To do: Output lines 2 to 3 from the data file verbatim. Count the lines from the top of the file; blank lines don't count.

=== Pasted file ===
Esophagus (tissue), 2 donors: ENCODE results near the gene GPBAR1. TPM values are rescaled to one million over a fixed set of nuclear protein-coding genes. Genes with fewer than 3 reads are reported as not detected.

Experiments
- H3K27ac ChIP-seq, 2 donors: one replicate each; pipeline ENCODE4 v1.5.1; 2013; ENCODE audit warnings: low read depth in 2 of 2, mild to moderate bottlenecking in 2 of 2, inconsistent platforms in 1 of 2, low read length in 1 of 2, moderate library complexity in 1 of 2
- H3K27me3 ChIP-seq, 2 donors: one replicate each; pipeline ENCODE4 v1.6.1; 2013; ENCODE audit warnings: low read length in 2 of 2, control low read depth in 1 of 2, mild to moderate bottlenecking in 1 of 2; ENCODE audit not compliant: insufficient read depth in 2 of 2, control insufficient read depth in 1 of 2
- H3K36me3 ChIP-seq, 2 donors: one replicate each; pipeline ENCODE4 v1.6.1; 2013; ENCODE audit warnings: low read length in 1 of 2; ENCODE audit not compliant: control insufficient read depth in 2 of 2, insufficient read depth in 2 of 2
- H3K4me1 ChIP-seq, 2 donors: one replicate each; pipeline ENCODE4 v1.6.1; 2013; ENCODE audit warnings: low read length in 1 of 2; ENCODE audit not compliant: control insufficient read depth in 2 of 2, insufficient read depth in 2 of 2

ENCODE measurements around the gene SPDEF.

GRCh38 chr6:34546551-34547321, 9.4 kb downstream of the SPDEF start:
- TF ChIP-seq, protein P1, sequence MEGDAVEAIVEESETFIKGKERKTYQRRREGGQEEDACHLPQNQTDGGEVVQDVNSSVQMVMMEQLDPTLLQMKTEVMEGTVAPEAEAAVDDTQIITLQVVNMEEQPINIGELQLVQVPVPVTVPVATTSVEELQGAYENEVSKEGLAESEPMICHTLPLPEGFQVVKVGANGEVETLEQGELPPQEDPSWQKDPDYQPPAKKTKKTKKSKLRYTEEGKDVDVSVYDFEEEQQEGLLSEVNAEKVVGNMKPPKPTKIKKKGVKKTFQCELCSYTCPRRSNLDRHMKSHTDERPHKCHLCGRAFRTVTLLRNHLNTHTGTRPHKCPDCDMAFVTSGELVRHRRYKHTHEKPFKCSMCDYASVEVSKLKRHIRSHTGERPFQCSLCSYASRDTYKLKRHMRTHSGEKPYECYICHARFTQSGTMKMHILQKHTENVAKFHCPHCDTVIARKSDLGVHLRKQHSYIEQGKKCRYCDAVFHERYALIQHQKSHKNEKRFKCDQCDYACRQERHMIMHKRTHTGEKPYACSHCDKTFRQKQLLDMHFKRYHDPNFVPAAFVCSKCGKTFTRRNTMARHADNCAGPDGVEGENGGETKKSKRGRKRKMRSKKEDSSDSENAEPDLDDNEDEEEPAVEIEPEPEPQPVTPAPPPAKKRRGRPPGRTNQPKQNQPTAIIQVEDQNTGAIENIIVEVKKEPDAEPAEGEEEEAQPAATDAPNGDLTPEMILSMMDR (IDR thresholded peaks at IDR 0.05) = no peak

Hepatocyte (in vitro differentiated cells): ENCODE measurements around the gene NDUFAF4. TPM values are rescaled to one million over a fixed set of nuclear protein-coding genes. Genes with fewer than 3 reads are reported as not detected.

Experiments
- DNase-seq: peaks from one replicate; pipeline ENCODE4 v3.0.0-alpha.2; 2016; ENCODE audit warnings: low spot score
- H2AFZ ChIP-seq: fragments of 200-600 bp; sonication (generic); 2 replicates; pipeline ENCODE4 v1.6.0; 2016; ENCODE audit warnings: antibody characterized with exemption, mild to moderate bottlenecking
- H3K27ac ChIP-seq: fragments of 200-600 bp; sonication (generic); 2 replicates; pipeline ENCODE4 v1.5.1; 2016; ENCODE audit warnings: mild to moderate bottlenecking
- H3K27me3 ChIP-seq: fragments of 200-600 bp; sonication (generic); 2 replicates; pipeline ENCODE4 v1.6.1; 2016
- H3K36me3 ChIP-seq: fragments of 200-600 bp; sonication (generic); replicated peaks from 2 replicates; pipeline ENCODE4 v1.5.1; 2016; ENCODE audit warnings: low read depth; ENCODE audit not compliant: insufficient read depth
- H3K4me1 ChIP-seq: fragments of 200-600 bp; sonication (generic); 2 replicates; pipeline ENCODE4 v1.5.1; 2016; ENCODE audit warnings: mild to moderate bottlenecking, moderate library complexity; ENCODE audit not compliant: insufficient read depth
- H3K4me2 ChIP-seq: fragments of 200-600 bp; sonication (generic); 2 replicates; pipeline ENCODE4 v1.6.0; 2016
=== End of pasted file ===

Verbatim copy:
Experiments
- H3K27ac ChIP-seq, 2 donors: one replicate each; pipeline ENCODE4 v1.5.1; 2013; ENCODE audit warnings: low read depth in 2 of 2, mild to moderate bottlenecking in 2 of 2, inconsistent platforms in 1 of 2, low read length in 1 of 2, moderate library complexity in 1 of 2